Asking for help from colleagues really helps. Ask for coverage if you have a support teacher if you need to write report cards or IEP’s. Ask for unit plans or report card comments for other teachers you trust. Teachers love to help each other but if you don’t ask, you don’t get help.

Asking your spouse for help also is important. If you need time to stay late at work or some time to yourself, ASK. It will help you feel calmer.

3.Self Care

We cannot take care of others when you are exhausted. Do something small for yourself every day. Some ideas that I enjoy are a big cup of coffee with a good book, a bubble bath, a run, or listening to upbeat music. All of these things help me feel better.

4. DO NOT reinvent the wheel

All teachers want to do their best every day but sometimes it is better to save yourself time and buy the lesson/unit. There is no shame in it. Check out TeachersPayTeachers for millions of resources!

5. Choose your Priorities

Did you know that it takes 3 years for a new mom to feel completely back to herself? I had no idea that it took that long! Pre-kids, I was so active in the education field. I actively learned, read professional development books and then blogged about it all. But since having a child, my priorities have changed. I am slowly getting back to feeling like myself again and with that, I want to step back into the educational world again and begin blogging more often. I’m starting by really focusing on what my priorities are and being really intentional about what I am working on. So right now, my priorities are taking care of myself, family, school, and blogging when I have time and/or inspiration.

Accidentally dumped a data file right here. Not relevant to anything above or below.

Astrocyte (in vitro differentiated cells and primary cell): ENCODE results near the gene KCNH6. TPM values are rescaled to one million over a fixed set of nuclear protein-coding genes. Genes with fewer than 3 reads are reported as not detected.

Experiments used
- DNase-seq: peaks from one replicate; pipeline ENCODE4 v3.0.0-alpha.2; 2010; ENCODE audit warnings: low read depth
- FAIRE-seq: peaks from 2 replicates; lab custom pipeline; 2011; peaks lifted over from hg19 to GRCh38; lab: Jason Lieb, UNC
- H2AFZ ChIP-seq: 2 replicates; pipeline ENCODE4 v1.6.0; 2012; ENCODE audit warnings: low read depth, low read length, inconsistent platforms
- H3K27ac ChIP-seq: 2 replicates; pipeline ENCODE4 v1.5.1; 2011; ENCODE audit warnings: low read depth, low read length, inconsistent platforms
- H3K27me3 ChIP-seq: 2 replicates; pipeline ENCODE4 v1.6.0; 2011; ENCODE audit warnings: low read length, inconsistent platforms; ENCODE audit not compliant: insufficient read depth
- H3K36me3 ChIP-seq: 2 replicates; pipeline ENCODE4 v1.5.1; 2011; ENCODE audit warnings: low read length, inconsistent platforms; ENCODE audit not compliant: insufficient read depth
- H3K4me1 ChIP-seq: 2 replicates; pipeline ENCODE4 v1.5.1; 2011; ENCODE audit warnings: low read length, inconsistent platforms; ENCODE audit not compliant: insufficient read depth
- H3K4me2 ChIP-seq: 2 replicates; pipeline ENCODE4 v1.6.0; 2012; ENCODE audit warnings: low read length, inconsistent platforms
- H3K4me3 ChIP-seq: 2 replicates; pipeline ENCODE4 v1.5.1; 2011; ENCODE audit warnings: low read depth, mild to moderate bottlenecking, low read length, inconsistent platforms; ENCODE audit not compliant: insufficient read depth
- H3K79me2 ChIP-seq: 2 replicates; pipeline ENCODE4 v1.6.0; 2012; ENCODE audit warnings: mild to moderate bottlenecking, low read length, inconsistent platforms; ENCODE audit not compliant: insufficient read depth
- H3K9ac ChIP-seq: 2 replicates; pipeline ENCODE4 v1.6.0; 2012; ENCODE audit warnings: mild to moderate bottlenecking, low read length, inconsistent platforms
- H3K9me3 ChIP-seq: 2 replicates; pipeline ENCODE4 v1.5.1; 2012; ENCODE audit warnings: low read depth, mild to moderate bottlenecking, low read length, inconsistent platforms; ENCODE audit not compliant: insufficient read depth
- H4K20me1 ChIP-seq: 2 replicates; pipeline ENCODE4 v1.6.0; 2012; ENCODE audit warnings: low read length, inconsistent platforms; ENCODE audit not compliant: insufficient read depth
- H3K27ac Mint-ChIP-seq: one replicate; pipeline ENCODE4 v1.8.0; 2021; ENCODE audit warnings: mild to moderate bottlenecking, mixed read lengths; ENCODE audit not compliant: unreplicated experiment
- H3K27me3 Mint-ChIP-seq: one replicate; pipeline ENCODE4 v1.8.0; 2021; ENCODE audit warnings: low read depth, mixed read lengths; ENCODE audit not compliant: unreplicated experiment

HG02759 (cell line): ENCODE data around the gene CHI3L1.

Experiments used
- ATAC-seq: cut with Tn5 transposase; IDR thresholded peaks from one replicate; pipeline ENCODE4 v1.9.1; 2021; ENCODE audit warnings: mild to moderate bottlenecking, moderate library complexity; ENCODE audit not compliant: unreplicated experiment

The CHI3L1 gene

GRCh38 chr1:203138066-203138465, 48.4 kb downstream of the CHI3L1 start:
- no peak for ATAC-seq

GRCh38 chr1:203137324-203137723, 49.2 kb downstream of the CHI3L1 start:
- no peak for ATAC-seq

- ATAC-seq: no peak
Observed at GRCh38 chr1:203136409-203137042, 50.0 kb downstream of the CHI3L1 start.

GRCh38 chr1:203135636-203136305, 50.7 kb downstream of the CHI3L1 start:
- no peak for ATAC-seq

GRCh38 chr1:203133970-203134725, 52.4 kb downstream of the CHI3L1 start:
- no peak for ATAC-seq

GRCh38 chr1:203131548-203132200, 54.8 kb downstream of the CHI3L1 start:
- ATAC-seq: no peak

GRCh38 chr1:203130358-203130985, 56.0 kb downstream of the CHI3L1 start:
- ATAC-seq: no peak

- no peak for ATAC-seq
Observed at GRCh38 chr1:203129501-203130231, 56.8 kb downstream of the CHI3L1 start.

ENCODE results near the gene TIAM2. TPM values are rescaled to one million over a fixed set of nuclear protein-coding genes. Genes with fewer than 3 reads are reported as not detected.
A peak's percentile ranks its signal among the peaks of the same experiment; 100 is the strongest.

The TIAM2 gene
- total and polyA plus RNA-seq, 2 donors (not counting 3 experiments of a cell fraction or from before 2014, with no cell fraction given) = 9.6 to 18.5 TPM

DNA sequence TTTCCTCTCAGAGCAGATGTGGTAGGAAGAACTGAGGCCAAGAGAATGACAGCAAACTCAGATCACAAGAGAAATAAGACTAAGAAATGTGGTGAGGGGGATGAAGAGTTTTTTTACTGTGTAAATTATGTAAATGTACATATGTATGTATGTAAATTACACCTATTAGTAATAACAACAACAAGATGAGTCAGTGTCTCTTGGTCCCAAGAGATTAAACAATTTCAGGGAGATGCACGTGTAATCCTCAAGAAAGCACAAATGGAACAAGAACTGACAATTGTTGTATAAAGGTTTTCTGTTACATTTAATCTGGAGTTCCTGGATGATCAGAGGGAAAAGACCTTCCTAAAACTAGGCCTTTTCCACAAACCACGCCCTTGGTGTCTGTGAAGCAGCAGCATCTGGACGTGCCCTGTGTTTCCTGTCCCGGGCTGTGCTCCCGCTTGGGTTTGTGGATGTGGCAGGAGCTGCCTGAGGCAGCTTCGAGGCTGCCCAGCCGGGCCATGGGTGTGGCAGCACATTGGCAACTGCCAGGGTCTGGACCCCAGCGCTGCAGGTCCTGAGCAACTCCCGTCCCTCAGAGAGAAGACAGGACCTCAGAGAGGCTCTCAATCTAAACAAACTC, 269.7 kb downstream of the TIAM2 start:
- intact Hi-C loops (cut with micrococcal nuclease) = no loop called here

I would love to hear more about how you guys survived being a parent and balancing your teaching career. Please let me know in the comments below!

Hackergal Hackathon

I was very fortunate to be able to help plan the Hackergal Hackathon on Wednesday December 13th, 2017 at my school. The Hackergal Hackathon helps introduce and inspire girls to coding and hopefully begin to equalize the gender divide in tech industry.

The Hackergal Hackathon has groups of 2-3 girls working together to plan, write and play a game all within a couple of hours. The girls worked really well together and created some amazing games and stories.

OCDSB Hackergal Hackathon Press Release

We even had a visit from Minster Brison! Check out what he said about our Hackergal Hackathon here.

Wire frame story boards are coming together!!! #Hackergal2017 @DRK_Bulldogs pic.twitter.com/1oZtTVtjBQ